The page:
Above the Fold
Fed Minutes: Coronavirus to ‘Weigh Heavily’
The Federal Reserve (the Fed) released minutes from its July 28-29 session yesterday afternoon, and dovish was certainly the tone across the board. In addition to concerns around general economic growth, members expressed additional worry about risks to the country’s financial system. Government debt was top of mind for the members as the high levels of debt issuance “could have implications for market functioning.” Capping yields through the Fed’s direct purchase of bonds was met with skepticism as the consensus seems to believe yield caps and targeting would only provide modest benefits. Committee members believe that their long-term low-rate outlook held enough credence with investors to moderate rates in general.
So while the minutes confirmed investors’ beliefs that the central bank will be more than accommodative, the effects of an increasingly long, pandemic-fueled economic lull could pose risks that the Fed may have trouble controlling.
- The Upside-Down at Home Depot – At a time when many Americans have seen their income reduced, Home Depot reported a 16% (quarterly) leap in big-ticket items over $1,000. The home improvement giant also reported a 25% jump in U.S. comparable sales. Executives attribute the sales increases to consumers spending more time at home and to continued confidence in the housing market.
- Oracle Enters the TikTok Fray (Sort of) – With its app usage climbing and a fall deadline for acquisition looming, Oracle is the latest company to be in reported talks to purchase the U.S. operations of TikTok from owner ByteDance Ltd. The legacy business software giant joins Twitter and Microsoft as potential suitors, but those close to the matter say acquisition discussions are likely in the preliminary stage.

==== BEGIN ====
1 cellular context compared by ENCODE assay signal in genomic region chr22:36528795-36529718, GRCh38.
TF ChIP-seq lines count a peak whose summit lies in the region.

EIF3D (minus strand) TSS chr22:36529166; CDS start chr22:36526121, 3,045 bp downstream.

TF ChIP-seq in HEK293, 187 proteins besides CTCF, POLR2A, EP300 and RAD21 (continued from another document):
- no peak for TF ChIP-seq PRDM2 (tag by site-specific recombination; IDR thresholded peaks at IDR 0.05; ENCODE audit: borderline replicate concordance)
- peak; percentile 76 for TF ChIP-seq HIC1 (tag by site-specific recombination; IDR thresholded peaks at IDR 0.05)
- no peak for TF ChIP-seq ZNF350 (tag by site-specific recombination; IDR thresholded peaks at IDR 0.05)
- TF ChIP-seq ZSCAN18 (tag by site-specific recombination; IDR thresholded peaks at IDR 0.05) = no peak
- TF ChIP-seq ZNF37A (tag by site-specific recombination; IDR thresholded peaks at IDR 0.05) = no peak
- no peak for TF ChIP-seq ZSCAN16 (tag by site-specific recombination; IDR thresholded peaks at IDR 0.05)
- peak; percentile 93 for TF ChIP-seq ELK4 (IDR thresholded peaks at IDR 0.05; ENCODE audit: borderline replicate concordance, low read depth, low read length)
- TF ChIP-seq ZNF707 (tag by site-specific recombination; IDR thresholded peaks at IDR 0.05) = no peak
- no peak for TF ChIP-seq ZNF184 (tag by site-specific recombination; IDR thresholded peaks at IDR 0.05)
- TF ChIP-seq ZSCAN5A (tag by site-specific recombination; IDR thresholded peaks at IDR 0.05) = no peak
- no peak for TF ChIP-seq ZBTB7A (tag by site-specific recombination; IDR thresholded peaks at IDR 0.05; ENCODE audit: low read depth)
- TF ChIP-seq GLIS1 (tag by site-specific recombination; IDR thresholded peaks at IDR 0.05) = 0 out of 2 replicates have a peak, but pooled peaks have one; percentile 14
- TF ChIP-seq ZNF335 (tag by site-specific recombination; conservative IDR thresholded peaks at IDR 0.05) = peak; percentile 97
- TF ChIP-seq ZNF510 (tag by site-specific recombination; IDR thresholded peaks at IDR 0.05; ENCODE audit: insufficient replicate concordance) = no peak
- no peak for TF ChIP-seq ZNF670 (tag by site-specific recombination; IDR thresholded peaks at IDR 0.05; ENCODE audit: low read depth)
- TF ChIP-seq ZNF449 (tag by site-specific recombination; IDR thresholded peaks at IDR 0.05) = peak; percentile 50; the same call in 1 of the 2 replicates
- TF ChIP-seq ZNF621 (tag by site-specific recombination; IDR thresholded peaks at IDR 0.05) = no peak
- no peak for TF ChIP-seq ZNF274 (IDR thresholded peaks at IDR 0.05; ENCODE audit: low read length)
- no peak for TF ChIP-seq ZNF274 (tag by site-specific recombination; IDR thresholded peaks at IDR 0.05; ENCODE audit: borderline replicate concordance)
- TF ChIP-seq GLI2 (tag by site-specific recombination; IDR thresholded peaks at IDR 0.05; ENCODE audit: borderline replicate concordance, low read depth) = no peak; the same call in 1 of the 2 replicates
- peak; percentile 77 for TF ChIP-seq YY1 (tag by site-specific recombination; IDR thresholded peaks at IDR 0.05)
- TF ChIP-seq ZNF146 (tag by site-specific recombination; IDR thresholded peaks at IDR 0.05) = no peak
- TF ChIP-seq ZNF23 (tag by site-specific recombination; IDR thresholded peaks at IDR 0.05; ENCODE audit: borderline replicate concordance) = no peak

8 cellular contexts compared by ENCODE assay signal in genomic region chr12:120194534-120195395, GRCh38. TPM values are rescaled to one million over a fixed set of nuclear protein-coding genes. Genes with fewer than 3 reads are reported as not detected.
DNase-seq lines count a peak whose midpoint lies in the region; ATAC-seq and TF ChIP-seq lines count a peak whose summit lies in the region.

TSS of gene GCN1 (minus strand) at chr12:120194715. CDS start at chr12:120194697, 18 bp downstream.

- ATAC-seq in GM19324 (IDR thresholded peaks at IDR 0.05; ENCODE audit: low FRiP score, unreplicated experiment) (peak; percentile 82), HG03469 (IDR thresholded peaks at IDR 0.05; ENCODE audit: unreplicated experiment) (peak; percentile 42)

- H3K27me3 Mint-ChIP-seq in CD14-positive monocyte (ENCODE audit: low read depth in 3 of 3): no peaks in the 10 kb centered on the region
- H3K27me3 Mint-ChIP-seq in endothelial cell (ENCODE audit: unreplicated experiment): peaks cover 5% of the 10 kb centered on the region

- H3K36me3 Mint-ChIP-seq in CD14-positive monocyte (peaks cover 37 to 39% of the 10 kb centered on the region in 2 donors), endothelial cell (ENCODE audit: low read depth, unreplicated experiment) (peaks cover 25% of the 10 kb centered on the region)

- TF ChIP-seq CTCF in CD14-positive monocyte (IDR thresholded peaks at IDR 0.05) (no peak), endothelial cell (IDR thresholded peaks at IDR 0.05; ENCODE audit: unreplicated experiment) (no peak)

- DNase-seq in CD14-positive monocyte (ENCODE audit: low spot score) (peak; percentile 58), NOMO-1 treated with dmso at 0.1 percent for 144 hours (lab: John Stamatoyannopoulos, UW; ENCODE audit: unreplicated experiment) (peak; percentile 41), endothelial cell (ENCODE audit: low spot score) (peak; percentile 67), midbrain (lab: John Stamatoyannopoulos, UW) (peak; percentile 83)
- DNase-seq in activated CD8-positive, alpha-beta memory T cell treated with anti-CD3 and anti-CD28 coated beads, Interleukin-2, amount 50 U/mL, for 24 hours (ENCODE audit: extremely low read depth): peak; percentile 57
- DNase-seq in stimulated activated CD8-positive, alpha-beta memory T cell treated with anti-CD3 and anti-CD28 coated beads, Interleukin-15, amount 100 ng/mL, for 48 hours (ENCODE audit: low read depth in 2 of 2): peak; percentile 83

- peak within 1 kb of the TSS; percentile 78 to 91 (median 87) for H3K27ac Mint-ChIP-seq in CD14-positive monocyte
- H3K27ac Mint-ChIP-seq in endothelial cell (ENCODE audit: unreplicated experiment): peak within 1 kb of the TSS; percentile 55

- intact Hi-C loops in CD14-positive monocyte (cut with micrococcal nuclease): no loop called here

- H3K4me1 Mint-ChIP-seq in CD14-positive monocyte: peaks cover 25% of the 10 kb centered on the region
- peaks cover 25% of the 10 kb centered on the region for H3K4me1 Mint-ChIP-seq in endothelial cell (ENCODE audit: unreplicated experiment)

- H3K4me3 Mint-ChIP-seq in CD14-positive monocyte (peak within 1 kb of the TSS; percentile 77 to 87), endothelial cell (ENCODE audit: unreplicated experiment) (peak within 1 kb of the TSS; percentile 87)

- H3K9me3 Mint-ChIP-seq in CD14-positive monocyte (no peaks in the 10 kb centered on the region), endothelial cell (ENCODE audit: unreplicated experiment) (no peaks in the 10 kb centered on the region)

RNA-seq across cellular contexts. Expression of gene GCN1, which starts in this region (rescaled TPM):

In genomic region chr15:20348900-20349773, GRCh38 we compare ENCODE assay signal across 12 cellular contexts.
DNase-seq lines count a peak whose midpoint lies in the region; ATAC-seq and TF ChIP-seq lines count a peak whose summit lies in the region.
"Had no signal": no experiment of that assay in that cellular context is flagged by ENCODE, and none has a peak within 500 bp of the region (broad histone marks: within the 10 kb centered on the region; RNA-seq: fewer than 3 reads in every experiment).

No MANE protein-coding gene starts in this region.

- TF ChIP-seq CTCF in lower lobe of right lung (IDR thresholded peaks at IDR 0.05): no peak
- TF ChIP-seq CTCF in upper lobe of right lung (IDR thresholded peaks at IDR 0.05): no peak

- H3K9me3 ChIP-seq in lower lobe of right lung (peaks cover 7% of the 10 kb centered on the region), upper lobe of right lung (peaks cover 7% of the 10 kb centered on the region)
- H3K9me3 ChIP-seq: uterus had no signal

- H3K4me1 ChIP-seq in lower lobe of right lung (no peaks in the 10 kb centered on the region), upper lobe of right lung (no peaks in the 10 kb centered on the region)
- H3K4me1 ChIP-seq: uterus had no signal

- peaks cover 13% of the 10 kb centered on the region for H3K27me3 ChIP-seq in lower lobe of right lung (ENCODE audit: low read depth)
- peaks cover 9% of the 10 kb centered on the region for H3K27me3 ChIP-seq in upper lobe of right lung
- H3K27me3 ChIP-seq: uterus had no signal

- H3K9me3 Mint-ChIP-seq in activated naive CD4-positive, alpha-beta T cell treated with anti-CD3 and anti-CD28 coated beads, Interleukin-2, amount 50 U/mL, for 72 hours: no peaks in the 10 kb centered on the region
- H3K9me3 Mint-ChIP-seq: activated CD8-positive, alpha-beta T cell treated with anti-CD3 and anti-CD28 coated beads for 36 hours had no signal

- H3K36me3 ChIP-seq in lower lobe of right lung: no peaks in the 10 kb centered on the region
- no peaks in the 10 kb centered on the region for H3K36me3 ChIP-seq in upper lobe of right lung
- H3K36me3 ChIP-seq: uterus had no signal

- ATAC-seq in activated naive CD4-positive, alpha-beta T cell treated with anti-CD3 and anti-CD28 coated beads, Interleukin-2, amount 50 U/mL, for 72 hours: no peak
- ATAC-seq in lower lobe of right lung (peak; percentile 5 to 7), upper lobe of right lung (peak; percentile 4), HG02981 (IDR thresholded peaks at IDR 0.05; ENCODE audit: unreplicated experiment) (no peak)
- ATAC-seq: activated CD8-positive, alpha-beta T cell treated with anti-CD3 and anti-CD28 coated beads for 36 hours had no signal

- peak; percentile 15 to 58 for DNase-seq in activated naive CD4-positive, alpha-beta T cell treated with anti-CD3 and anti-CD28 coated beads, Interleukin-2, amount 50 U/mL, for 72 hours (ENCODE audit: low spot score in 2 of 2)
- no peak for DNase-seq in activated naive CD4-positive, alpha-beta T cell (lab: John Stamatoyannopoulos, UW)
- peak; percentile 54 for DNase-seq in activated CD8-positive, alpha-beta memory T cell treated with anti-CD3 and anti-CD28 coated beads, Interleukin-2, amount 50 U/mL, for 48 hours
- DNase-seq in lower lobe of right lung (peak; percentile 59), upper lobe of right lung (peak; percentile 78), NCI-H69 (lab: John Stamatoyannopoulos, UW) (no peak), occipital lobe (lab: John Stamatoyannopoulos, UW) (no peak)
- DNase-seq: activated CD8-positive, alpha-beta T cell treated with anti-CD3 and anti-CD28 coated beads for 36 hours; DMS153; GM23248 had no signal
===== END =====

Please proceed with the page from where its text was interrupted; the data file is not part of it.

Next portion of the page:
- Riot Damage Leaves Lasting Strain for Business Owners – Months after riots and looting tarnished the dense shopping areas of American cities like Chicago, a large amount of owners still have yet to receive insurance payments. The unexpected, widespread damage triggered a massive amount of complex and even multiple claims that are taking much longer than normal to process. The delay is creating a cash-crunch for already stressed operators who may have been shut down or limited by coronavirus regulations. Worse still is the fact that many experts see a big jump in insurance premiums when these businesses go to renew. Some are simply swallowing the repair costs, fearing they could lose their good standing with insurers or coverage altogether.
Did You Know?
During a 2017 study, researchers swabbed dozens of $1 bills from a bank in New York and found a myriad (hundreds) of species of microorganisms. Scientists further explained that despite the presence of those microbes, currency isn’t really good at transmitting disease — at least through normal skin contact (they don’t advise putting money directly in your mouth).
That said, fears of coronavirus have triggered an increase in our need to sanitize … and some are taking it to extremes. In South Korea, one germophobic consumer shoved a large amount of bills into a commercial washer. The cleaning severely mutilated the currency to the extent where thousands of dollars of value was lost. Another consumer packed their microwave with bills only to see them catch fire, forfeiting about $5,000 in face value.
The World Health Organization hasn’t issued an official warning regarding currency-related COVID-19 transmission, but they do suggest using alternative payment methods and washing your hands after handling money, especially if it’s been in your possession less than two to three days.